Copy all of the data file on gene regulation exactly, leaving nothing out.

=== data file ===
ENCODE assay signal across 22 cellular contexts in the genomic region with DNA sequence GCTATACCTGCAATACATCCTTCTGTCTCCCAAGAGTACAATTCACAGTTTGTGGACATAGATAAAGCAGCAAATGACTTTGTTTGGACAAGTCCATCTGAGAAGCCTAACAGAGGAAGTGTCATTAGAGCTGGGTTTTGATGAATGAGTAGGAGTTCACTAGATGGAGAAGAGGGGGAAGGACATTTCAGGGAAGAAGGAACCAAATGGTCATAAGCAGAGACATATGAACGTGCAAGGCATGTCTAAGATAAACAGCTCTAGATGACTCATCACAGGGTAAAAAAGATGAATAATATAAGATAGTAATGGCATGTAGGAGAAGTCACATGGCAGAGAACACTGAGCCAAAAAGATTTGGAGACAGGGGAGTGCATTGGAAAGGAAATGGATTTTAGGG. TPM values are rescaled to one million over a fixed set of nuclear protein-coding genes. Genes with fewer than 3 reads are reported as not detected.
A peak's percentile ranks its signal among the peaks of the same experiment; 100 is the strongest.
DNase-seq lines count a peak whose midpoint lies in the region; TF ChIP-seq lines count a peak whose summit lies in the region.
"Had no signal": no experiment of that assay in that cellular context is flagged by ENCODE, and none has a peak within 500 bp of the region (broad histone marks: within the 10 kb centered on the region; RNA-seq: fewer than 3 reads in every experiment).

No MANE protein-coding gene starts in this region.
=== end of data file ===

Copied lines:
ENCODE assay signal across 22 cellular contexts in the genomic region with DNA sequence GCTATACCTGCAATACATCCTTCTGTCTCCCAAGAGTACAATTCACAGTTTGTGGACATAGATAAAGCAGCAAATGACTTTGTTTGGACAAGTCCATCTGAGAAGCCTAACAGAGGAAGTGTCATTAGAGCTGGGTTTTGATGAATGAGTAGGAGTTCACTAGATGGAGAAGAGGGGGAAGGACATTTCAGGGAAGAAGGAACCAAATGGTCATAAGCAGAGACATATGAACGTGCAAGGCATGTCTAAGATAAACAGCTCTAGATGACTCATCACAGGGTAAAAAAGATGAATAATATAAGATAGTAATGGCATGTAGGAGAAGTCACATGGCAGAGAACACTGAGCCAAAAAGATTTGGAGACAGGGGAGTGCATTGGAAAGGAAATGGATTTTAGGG. TPM values are rescaled to one million over a fixed set of nuclear protein-coding genes. Genes with fewer than 3 reads are reported as not detected.
A peak's percentile ranks its signal among the peaks of the same experiment; 100 is the strongest.
DNase-seq lines count a peak whose midpoint lies in the region; TF ChIP-seq lines count a peak whose summit lies in the region.
"Had no signal": no experiment of that assay in that cellular context is flagged by ENCODE, and none has a peak within 500 bp of the region (broad histone marks: within the 10 kb centered on the region; RNA-seq: fewer than 3 reads in every experiment).

No MANE protein-coding gene starts in this region.